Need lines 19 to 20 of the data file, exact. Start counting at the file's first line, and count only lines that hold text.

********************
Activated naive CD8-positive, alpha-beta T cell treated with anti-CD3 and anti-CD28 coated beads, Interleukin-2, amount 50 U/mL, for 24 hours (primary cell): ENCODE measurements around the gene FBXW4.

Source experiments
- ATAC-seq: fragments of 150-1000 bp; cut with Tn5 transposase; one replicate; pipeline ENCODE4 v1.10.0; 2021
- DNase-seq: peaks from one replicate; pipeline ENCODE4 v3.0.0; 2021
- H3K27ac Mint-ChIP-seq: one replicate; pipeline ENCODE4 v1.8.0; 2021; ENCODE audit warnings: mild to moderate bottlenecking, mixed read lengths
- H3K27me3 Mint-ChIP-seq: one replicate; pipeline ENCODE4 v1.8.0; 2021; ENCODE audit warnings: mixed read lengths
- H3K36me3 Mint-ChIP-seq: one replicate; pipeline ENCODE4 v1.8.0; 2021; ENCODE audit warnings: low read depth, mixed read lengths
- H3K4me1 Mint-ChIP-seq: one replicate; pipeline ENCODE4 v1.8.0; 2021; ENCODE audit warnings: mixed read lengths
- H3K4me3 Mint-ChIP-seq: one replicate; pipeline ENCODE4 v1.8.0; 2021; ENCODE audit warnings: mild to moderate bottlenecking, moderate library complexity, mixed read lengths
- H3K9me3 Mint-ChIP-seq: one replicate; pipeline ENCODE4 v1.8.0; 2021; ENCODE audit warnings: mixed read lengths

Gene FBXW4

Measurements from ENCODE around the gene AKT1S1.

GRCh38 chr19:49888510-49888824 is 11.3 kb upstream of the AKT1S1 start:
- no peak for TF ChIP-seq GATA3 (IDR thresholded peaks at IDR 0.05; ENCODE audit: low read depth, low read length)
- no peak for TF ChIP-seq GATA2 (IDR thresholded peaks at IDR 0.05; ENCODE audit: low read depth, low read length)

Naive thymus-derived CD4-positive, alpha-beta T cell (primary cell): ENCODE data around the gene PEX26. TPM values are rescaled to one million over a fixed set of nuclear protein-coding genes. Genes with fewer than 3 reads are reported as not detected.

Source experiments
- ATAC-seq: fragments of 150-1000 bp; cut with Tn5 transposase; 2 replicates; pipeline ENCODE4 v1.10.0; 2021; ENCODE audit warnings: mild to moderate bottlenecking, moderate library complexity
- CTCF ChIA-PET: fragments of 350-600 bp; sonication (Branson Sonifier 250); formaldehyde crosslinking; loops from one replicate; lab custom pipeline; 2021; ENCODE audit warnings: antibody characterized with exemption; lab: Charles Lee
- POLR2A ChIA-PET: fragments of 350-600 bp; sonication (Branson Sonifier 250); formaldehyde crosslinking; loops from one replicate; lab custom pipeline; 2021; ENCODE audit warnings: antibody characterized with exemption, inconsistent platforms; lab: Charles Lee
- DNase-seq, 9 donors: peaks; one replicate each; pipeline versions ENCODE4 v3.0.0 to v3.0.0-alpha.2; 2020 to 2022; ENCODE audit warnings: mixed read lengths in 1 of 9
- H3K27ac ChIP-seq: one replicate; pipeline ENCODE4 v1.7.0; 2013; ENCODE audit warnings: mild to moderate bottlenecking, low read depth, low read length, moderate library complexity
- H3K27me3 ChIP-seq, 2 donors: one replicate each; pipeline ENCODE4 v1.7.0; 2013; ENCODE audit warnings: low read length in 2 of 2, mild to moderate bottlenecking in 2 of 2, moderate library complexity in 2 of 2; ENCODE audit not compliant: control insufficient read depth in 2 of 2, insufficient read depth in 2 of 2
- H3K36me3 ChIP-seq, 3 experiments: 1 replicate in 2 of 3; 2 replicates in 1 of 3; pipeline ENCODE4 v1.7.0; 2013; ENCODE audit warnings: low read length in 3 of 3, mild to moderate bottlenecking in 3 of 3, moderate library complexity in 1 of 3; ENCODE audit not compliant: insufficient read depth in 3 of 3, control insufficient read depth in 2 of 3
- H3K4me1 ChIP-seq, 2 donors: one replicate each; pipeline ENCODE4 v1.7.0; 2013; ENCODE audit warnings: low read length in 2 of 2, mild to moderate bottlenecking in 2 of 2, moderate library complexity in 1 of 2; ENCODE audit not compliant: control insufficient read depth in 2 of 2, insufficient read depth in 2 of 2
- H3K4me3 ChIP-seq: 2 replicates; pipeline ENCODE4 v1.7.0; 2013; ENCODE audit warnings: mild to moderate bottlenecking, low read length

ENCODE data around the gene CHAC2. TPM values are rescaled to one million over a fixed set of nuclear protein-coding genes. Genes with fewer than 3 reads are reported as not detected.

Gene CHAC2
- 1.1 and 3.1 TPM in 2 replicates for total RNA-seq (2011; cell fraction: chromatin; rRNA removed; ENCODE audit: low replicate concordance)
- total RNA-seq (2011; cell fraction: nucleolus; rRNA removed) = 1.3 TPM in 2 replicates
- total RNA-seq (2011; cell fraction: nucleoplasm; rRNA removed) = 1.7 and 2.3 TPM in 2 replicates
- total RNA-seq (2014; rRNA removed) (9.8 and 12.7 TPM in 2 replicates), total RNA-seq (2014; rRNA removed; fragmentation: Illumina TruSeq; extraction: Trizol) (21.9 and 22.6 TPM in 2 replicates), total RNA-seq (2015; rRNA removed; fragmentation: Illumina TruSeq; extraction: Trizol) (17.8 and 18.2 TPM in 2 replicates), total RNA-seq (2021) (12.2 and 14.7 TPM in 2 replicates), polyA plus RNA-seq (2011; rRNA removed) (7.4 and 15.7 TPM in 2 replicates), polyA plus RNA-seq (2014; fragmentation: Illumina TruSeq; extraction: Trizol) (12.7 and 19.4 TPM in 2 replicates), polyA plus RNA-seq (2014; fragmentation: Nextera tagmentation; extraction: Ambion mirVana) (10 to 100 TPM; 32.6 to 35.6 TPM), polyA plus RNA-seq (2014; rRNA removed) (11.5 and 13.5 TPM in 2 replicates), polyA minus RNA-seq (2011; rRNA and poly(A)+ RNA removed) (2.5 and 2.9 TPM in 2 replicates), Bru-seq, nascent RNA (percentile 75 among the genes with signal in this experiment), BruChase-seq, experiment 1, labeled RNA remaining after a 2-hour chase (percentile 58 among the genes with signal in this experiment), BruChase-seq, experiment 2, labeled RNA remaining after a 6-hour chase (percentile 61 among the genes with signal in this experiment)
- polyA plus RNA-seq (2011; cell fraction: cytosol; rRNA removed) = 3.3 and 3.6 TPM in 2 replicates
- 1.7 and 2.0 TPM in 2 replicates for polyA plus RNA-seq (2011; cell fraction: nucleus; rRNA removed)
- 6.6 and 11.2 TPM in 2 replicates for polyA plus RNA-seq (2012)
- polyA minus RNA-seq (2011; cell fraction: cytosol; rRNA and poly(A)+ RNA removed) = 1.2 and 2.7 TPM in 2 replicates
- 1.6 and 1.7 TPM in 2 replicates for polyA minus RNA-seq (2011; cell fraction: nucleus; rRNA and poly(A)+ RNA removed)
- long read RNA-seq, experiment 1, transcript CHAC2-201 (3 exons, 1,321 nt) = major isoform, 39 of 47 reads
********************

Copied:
- CTCF ChIA-PET: fragments of 350-600 bp; sonication (Branson Sonifier 250); formaldehyde crosslinking; loops from one replicate; lab custom pipeline; 2021; ENCODE audit warnings: antibody characterized with exemption; lab: Charles Lee
- POLR2A ChIA-PET: fragments of 350-600 bp; sonication (Branson Sonifier 250); formaldehyde crosslinking; loops from one replicate; lab custom pipeline; 2021; ENCODE audit warnings: antibody characterized with exemption, inconsistent platforms; lab: Charles Lee